By: Gabor Kovacs, Software Development Team Lead
Have you ever wondered how IT can do multi-disciplinary engineering tasks, reducing weeks or months of work to just an hour? We will explain the process to automate this, what resources are needed, and wins and struggles we see during the implementation.
Although the Transcend Design Generator (TDG) has a wide range of treatment options for a wastewater treatment plant, there are still other options available in the market. In this blog I will talk about a brand new – and of course not real – option, which provides a new primary treatment option called the Transcend’s Primary Sieve (TPS). This will serve as an example for integrating any other technology or equipment anywhere in the system, for which the configuration of TDG is usually a similar process.
At the start, we need to decide who should have the TPS as an option in the system. When we collaborate with a client that is a technology supplier or manufacturer that have their own treatment units, we usually only make that system available to them, along with any other third party (for example a utility) that they want to make it available to. However, when we are doing more generic extensions (e.g., not proprietary technologies), we try to make it available to a wide range of customers, including it in the base TDG platform. We must also define a clear scope of work. Some units are only useful with special conditions from the start above a certain flow, for specific influent or compliance needs, or only work in tandem with other specific solutions or technologies. Since we do not have these at the start for the TPS (because we made it up!), we can move forward.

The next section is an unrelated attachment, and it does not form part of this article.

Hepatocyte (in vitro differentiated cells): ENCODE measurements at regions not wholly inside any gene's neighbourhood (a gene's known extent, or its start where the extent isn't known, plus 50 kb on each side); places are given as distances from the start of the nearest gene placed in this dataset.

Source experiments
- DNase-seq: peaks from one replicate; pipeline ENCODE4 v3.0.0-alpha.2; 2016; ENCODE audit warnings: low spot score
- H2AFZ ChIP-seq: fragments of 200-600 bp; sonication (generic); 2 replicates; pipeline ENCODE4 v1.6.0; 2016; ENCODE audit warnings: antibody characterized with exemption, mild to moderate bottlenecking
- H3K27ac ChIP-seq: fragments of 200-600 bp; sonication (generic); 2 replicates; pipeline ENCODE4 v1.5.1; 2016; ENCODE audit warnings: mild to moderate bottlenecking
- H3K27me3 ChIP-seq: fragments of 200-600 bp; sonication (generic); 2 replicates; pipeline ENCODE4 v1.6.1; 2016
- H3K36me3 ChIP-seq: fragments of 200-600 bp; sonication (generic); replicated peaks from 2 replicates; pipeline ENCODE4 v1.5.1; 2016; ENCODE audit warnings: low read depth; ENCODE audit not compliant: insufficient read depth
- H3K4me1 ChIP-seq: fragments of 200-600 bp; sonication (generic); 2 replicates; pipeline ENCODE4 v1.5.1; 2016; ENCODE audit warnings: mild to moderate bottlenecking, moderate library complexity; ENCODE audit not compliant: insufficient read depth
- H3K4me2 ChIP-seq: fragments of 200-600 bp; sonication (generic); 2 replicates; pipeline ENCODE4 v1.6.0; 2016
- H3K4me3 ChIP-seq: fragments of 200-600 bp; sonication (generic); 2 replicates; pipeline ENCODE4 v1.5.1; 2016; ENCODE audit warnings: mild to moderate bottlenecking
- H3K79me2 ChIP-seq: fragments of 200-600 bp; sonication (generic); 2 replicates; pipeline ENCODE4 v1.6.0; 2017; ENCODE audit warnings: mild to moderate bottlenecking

The first engineering step is research and development. Our process engineering group tries to create a model of input variables and output variables that can do the unit sizing. This only includes volumes or surfaces, not exact equipment, and focuses heavily on providing solutions to a wide range of input and output values. At this point, engineers will disclose to the client mandatory and optional inputs, as well as the details of the sizing solutions. In many situations, working with a manufacturer means they have their own calculation to size their system, but we still need to adjust it in our system. When we have a client specific solution, we usually discuss the details with them, but for the TPS, since it is generic, we will not. Let us assume that both the cleaning factor for specific state variables and the sizing based on the surface of the sieve are calculated. At this point, we have a specification for the process calculations, and the input and output variables.
The next steps can be done in parallel but let us go in the order the end-user will see them. We first need to create a specification for the UI changes the customer sees on the input side to make this system work. We then need to create a model for our internal solution, the Plant Graph, where this unit is in the WWTP, what it is connected to, and what kind of mechanical, equipment and/or civil requirements it will have. This means that we will ask our mechanical and civil engineers to investigate the provided values from the process, and in case anything is not clear we will discuss it with them. We can have multiple iteration on these steps since the civil engineers’ needs might require some other data points for a proper sizing, which might not be calculated, or never even asked from the user on the UI. As the last step in these parallel parts, our engineers create extensions for our text-based documents. For example, what kind of data points do we want to show in the Technical Description for the TPS. After all this is done, we have a complete specification, but nothing is developed yet.